Expert Review of Cardiovascular Therapy

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Drug-coated balloons in interventional cardiology Francesco Giannini, Charbel Naim, Charis Costopoulos, Azeem Latib & Antonio Colombo To cite this article: Francesco Giannini, Charbel Naim, Charis Costopoulos, Azeem Latib & Antonio Colombo (2013) Drug-coated balloons in interventional cardiology, Expert Review of Cardiovascular Therapy, 11:10, 1379-1391 To link to this article:

Published online: 10 Jan 2014.

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Date: 05 November 2015, At: 22:26

THEMED ARTICLE y Stents + Devices


Drug-coated balloons in interventional cardiology Downloaded by [University of California Santa Barbara] at 22:26 05 November 2015

Expert Rev. Cardiovasc. Ther. 11(10), 1379–1391 (2013)

Francesco Giannini1, Charbel Naim1, Charis Costopoulos1–3, Azeem Latib*1,2 and Antonio Colombo1,2 1 Interventional Cardiology Unit, San Raffaele Scientific Institute, Milan, Italy 2 Interventional Cardiology Unit, EMO-GVM Centro Cuore Columbus, 48 Via M. Buonarroti, 20145 Milan, Italy 3 Imperial College London, London, UK *Author for correspondence: Tel.: +39 024 812 920 Fax: +39 024 8193 433 [email protected]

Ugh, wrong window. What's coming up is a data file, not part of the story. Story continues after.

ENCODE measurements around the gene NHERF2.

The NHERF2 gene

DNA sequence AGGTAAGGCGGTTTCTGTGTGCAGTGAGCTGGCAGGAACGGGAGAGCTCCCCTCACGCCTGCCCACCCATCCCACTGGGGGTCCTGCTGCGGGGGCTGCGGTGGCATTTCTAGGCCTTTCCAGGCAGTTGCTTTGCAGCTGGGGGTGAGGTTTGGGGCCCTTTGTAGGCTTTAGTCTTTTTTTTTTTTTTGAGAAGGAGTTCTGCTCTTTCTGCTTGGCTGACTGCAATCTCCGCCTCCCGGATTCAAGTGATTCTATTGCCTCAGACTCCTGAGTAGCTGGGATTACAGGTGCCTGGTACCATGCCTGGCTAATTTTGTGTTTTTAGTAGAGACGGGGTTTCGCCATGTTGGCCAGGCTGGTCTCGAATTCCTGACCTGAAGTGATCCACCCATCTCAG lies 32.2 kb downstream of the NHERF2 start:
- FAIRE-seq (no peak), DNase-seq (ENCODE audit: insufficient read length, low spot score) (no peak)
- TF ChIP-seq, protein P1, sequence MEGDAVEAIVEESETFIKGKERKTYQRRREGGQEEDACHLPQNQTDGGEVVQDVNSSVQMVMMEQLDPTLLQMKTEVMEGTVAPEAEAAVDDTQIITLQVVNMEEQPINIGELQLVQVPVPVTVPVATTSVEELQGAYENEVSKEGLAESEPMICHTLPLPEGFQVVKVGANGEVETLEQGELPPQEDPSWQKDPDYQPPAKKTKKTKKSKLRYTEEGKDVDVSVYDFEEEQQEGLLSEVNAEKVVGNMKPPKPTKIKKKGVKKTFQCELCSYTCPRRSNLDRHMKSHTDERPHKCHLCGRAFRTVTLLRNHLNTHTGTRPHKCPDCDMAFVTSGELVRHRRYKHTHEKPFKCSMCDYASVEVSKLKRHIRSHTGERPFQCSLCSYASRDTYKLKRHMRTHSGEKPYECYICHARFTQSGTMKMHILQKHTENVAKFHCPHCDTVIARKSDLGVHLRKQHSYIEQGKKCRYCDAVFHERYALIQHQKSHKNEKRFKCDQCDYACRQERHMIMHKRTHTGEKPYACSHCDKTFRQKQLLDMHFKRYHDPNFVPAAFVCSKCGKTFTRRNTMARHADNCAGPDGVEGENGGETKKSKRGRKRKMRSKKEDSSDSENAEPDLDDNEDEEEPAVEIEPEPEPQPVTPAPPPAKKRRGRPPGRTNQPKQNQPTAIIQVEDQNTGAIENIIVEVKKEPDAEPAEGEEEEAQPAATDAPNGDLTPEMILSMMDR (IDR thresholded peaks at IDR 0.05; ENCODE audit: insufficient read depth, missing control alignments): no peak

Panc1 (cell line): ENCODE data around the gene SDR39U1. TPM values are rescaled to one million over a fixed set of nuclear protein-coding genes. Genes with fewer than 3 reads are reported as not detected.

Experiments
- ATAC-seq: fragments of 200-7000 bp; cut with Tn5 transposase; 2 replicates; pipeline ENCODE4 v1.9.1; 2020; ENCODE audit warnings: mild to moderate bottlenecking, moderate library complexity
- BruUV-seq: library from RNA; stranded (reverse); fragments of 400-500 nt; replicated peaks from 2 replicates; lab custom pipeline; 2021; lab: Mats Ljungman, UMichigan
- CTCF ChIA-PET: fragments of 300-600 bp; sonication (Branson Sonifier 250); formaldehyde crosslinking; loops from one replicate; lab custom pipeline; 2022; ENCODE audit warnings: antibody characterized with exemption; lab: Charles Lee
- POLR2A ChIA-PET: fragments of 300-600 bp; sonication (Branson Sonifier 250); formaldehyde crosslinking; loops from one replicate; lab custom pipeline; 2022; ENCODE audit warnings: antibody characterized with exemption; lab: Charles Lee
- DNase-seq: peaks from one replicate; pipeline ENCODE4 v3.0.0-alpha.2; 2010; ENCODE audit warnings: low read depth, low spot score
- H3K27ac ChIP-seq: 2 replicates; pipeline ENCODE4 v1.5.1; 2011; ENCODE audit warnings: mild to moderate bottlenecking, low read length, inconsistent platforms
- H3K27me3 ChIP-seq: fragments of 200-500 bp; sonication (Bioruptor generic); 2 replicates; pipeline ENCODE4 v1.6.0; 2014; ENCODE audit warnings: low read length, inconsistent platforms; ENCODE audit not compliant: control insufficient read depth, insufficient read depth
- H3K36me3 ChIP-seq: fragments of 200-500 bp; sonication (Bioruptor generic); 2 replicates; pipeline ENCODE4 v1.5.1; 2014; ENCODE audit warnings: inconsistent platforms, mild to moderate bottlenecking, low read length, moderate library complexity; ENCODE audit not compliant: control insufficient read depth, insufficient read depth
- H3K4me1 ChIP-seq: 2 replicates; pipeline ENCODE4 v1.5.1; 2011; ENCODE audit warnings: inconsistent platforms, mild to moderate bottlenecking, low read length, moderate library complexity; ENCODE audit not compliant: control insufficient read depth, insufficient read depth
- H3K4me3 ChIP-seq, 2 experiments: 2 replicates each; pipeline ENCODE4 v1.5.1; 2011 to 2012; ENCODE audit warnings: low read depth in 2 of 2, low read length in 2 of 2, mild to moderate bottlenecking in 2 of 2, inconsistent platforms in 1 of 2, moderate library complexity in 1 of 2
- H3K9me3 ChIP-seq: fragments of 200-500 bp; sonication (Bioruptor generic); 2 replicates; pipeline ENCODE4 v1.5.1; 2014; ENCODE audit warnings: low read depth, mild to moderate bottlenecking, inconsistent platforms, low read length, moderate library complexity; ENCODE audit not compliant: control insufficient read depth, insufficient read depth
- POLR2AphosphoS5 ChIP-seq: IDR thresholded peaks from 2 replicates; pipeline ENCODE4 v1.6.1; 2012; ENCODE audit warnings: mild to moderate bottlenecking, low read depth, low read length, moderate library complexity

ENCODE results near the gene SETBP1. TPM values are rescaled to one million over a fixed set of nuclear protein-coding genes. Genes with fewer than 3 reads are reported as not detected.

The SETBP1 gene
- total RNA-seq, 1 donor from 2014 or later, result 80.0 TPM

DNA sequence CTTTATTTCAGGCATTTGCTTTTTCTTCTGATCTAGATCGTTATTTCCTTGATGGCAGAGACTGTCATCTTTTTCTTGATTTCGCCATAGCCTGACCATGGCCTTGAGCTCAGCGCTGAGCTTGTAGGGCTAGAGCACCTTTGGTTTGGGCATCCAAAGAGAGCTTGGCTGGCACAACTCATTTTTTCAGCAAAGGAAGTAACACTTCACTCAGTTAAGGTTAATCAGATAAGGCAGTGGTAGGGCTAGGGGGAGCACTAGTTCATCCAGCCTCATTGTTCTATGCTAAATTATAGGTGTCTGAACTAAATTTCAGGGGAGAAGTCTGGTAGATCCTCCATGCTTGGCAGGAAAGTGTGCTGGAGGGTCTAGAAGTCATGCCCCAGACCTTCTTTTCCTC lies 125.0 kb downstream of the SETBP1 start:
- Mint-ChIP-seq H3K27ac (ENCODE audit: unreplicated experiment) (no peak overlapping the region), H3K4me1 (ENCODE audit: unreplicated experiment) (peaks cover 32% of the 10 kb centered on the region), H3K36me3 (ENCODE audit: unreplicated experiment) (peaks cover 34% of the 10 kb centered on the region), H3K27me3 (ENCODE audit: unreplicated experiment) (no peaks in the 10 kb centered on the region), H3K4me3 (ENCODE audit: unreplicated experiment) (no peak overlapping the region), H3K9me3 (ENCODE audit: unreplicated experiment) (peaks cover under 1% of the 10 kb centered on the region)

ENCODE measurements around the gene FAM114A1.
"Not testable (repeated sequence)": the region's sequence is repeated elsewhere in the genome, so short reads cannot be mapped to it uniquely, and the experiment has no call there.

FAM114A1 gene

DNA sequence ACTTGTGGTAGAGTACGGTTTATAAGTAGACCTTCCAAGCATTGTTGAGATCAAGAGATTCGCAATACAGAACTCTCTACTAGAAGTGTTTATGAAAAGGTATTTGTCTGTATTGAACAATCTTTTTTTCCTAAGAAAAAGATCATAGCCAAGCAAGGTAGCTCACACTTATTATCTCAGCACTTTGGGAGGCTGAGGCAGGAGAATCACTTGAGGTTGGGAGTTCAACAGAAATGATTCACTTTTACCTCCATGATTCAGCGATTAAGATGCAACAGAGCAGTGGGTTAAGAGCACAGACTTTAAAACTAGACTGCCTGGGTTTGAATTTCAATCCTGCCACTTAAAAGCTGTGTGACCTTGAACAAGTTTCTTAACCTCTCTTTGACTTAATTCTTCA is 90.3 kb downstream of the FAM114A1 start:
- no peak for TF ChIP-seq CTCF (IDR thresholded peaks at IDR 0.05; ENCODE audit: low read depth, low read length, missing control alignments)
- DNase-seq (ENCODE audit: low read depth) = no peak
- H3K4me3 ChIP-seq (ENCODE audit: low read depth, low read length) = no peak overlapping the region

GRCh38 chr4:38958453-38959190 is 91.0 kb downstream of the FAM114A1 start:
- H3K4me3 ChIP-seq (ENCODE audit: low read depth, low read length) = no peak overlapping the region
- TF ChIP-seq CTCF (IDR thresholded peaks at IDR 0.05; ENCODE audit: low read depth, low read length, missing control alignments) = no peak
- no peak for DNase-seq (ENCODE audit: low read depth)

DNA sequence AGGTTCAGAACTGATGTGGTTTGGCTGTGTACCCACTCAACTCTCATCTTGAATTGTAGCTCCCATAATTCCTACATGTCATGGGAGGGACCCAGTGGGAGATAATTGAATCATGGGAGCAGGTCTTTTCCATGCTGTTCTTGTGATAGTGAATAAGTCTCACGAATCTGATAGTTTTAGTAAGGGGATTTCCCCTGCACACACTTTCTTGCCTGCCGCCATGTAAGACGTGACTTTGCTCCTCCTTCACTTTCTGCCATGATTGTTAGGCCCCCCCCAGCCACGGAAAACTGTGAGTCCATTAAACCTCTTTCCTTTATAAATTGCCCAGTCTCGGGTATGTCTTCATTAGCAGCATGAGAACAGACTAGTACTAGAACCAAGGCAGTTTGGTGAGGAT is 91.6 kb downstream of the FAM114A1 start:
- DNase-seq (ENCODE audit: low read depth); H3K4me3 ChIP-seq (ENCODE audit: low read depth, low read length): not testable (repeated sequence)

Over the last few years, drug-coated balloon (DCB) therapy has emerged as a promising therapeutic intervention for the management of obstructive cardiovascular disease. The dictum of this novel technology is that effective prevention of restenosis can be achieved by the short-term transfer of antiproliferative drug to local arterial tissue by means of a single prolonged balloon angioplasty dilatation. Its main attraction is that no foreign body is implanted eliminating thus the risk of late inflammatory response to device components without preventing positive remodeling. Here, we discuss the evidence regarding the effectiveness of DCB in different lesion types and clinical settings as well as the types of DCB commercially available or under development. KEYWORDS: bailout stenting • bifurcation lesion • coronary artery disease • de novo coronary lesion • diffuse coronary disease • drug carrier • drug-coated balloon • excipient • in-stent restenosis • paclitaxel • percutaneous coronary intervention • semicompliant balloons • small vessel disease